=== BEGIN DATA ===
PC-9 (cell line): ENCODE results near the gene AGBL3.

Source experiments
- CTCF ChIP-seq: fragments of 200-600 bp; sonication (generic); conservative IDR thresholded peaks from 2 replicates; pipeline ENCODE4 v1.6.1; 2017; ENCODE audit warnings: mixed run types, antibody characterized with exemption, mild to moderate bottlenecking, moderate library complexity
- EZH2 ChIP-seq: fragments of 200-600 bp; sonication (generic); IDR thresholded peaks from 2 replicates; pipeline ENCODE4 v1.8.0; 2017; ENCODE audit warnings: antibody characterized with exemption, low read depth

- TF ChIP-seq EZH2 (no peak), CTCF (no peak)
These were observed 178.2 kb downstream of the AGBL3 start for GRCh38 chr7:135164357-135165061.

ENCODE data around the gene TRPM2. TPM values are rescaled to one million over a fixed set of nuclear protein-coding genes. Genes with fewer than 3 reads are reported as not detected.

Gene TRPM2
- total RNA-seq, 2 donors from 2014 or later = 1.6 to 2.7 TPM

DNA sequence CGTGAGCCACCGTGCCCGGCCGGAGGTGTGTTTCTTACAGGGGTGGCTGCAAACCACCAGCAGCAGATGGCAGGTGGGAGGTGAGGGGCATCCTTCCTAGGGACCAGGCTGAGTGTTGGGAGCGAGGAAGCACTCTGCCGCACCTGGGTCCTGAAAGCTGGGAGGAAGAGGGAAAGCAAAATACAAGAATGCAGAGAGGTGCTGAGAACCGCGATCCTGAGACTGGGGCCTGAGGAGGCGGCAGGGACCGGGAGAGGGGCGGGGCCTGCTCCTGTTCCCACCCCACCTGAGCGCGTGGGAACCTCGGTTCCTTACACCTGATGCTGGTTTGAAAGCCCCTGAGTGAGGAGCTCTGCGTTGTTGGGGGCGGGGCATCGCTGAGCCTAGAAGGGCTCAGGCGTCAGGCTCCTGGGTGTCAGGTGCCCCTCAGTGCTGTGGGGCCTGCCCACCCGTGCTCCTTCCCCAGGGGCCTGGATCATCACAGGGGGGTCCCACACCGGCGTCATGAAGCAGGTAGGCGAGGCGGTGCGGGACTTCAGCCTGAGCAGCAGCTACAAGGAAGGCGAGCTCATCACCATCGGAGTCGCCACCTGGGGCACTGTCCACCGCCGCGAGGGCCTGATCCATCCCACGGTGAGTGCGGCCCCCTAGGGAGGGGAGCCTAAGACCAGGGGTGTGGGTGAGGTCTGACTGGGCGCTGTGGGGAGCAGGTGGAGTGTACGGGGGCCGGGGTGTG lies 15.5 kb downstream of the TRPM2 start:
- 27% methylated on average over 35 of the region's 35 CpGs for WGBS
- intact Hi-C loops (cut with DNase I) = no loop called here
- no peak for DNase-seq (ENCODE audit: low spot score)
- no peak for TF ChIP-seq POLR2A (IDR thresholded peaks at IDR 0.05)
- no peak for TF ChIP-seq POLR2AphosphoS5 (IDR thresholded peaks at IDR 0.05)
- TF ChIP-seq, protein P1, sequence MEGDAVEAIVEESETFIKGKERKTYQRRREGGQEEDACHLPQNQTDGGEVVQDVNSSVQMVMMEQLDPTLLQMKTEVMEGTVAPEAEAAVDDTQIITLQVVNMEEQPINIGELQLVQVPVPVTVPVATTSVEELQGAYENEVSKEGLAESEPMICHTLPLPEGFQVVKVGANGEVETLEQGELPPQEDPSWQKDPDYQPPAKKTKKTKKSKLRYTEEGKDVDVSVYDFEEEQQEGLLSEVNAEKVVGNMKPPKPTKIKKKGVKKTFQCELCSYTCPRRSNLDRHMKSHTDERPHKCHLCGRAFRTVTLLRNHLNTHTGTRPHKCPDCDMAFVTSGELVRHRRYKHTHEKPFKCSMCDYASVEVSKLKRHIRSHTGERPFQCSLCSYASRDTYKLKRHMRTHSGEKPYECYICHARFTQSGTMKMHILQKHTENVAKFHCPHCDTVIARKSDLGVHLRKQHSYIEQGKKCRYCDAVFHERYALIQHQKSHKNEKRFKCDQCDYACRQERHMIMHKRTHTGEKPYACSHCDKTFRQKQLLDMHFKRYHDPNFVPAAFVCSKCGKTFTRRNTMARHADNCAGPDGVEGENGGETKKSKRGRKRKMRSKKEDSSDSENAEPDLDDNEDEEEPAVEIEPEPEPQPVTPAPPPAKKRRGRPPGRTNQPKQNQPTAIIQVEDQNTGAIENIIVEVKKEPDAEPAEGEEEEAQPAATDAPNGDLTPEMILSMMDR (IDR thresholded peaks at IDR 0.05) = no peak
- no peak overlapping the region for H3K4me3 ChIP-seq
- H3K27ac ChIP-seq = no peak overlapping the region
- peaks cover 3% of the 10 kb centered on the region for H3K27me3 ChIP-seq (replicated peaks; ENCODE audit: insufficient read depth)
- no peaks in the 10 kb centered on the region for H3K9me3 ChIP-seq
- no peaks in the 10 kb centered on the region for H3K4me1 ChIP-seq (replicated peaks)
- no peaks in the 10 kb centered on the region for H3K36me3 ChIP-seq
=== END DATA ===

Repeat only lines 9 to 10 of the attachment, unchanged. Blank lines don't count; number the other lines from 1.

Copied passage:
- total RNA-seq, 2 donors from 2014 or later = 1.6 to 2.7 TPM

DNA sequence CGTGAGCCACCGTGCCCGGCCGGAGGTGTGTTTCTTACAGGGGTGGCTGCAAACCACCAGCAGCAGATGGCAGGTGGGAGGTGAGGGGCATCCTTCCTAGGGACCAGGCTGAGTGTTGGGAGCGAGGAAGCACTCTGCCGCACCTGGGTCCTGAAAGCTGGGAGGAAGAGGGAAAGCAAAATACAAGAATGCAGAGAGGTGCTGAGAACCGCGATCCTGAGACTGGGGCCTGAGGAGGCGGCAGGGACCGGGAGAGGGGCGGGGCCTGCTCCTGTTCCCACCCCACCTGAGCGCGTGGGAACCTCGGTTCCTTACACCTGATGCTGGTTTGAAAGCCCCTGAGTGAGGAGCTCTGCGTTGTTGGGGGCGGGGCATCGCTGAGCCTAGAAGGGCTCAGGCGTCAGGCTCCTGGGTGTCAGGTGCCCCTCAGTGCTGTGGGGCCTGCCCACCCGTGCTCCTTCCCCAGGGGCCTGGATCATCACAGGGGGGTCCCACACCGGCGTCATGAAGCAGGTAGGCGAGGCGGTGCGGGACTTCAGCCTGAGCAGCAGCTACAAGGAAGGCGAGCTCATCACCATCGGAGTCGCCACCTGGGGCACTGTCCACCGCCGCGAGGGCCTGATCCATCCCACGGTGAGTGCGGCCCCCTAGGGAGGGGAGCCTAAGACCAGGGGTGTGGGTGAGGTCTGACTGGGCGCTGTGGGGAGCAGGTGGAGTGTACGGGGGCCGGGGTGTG lies 15.5 kb downstream of the TRPM2 start: